Comcast has been testing data caps around the country for a few years, and it’s now ready to extend its 1TB limit to 18 locations in the US.
Effective Nov. 1 customers in the following cities and states will be subject to data caps: Alabama (Dothan); California; Colorado; Florida (North Florida, Southwest Florida, West Palm); Southeastern Georgia; Idaho; Indiana (Indianapolis, Central Indiana, Fort Wayne, Eastern Indiana); Kansas; Michigan (Grand Rapids/Lansing, Detroit, Eastern Michigan); Minnesota; Missouri; New Mexico; Western Ohio; Oregon; Texas (Houston); Utah; Washington; and Wisconsin.
It’s already live in more than a dozen regions, as outlined on Comcast’s website.
The company over the summer boosted its residential data cap in test areas from 300GB to 1TB. According to Comcast, “99 percent of our customers do not use a terabyte of data and are not likely to be impacted by this plan.”
You’d need to stream about 700 hours of HD video or 15,000-plus hours of music, play online games for more than 12,000 hours, or upload/download 60,000 hi-res photos to drain a 1TB allotment, Comcast says.
Someone’s always got to be a rebel, though. In instances when a consumer exceeds the 1TB cap, Comcast will automatically add blocks of 50GB to their account for $10 each. Charges, however, will not top $200 per month, no matter how much data you use.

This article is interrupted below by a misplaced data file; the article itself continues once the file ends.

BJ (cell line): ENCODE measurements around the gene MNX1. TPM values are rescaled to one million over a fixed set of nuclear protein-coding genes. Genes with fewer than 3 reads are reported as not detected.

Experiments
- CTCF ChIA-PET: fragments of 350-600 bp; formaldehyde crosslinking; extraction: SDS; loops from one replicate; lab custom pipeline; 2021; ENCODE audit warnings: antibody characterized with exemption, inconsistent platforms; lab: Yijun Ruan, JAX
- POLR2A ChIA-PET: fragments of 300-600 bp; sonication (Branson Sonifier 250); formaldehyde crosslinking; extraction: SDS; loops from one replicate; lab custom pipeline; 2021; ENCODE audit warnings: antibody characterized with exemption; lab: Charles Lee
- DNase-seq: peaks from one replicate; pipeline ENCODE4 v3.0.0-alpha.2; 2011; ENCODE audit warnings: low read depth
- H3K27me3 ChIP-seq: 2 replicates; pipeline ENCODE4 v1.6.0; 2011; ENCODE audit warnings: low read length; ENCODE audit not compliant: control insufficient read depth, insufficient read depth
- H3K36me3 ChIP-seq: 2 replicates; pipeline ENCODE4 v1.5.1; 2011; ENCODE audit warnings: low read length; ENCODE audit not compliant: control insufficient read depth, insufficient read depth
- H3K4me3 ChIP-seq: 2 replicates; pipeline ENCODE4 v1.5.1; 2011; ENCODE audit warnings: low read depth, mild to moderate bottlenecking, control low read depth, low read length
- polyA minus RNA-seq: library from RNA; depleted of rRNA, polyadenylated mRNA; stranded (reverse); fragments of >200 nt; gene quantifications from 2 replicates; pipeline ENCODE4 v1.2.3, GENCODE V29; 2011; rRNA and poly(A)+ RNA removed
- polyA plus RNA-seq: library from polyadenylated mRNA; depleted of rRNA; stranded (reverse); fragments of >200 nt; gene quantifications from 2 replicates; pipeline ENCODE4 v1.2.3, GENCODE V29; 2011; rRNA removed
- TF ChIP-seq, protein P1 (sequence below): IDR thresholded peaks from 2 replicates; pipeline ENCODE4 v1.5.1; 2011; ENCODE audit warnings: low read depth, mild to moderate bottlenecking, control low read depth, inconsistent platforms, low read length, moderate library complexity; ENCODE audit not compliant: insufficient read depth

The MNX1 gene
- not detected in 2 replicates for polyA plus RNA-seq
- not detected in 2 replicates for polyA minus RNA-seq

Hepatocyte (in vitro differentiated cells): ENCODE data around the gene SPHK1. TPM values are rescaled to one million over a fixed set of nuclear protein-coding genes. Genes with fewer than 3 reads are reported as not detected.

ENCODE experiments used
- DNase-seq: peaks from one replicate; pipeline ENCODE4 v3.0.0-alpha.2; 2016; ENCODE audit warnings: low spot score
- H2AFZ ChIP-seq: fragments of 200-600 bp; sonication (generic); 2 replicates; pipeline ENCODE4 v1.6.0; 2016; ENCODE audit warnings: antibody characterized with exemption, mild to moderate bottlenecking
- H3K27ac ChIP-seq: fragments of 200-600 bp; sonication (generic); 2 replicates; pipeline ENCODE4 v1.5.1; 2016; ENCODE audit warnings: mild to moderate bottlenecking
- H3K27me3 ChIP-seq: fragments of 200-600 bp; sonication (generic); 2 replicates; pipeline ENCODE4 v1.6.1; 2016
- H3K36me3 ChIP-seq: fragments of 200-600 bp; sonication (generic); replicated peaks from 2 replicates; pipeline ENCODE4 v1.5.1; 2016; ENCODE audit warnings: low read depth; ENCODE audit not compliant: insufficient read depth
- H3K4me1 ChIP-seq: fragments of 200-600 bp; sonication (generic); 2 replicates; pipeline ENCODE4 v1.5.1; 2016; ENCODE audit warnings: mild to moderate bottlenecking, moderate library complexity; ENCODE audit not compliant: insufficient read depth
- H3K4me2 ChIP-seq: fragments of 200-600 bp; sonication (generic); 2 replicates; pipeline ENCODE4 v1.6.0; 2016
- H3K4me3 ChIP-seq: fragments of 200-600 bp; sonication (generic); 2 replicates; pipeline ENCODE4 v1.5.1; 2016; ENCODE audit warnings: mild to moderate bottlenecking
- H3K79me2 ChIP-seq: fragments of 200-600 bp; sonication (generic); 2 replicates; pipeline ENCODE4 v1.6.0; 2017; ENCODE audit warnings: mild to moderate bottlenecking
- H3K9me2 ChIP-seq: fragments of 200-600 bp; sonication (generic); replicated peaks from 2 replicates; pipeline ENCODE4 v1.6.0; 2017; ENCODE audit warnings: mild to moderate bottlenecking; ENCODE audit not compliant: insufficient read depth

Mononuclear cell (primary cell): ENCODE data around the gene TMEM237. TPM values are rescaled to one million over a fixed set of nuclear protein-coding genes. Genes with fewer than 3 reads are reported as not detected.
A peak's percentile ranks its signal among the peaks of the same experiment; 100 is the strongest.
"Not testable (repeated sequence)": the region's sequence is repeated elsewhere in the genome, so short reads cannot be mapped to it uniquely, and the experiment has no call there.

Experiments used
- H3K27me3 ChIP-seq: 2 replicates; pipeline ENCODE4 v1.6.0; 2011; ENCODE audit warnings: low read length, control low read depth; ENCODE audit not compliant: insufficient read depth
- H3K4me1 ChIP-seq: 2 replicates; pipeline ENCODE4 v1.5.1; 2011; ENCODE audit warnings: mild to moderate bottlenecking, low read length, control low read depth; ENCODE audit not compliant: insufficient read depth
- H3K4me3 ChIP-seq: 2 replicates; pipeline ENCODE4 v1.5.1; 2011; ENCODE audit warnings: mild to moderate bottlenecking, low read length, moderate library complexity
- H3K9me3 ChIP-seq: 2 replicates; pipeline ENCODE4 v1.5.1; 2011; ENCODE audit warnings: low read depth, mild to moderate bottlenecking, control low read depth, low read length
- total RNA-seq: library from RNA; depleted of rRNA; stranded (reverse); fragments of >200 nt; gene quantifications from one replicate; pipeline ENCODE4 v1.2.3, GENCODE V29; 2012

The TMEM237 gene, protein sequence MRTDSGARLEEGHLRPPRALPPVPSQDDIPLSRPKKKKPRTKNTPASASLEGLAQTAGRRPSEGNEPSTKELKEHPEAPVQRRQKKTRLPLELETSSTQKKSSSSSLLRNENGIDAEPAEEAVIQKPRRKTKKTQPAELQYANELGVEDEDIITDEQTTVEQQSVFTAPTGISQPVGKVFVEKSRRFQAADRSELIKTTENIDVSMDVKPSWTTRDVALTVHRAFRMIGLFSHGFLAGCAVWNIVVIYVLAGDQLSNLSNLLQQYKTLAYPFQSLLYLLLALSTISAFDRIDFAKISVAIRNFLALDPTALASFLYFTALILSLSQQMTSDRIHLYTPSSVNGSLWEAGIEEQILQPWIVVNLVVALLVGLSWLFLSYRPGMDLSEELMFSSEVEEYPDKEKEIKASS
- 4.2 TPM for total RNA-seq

Customers will receive “in-browser” and email warnings when they approach, reach, and exceed a terabyte. As this rolls out, Comcast is offering subscribers two courtesy months; users will not be billed the first two times they exceed a terabyte.
“This plan is based on a principle of fairness,” the Comcast site said. “Those who use more Internet data, pay more. And those who use less Internet data, pay less.”
Detractors, however, argue that data caps are arbitrary and serve only to allow ISPs to serve up high-priced unlimited data tiers. Comcast’s Unlimited Data Option costs an additional $50 per month.
“We’ve always said that as the Internet evolves, we will adjust our service to provide the best experience for our customers,” Eric Schaefer, general manager of Comcast Internet communications, data, and mobility services, wrote in a blog post. “Our data plans position our network to deliver the service all our customers need—where, when and how they want to consume it.”
Comcast first introduced data caps for residential customers in October 2008, following accusations that the company was cutting off bandwidth hogs without warning, kicking off the net neutrality debate that continues today. Comcastditched the 250GB limit in 2012 and replaced it with 300GB limits for certain tiers and regions.
Most ISPs allow you to check how much data you’ve used; Comcast’s tally is available dataplan.xfinity.com. As a point of comparison, a co-worker on Time Warner Cable in New York has used an average of 150GB per month this year by herself, with a high of 244GB in July (swampy summer temps = Netflix binge watches in the A/C). But add in a few Internet-crazy kids, particularly those who like to stream games or watch Netflix in 4K, and it might not take that long to reach 1TB. As a reminder, 1TB = 1,000GB.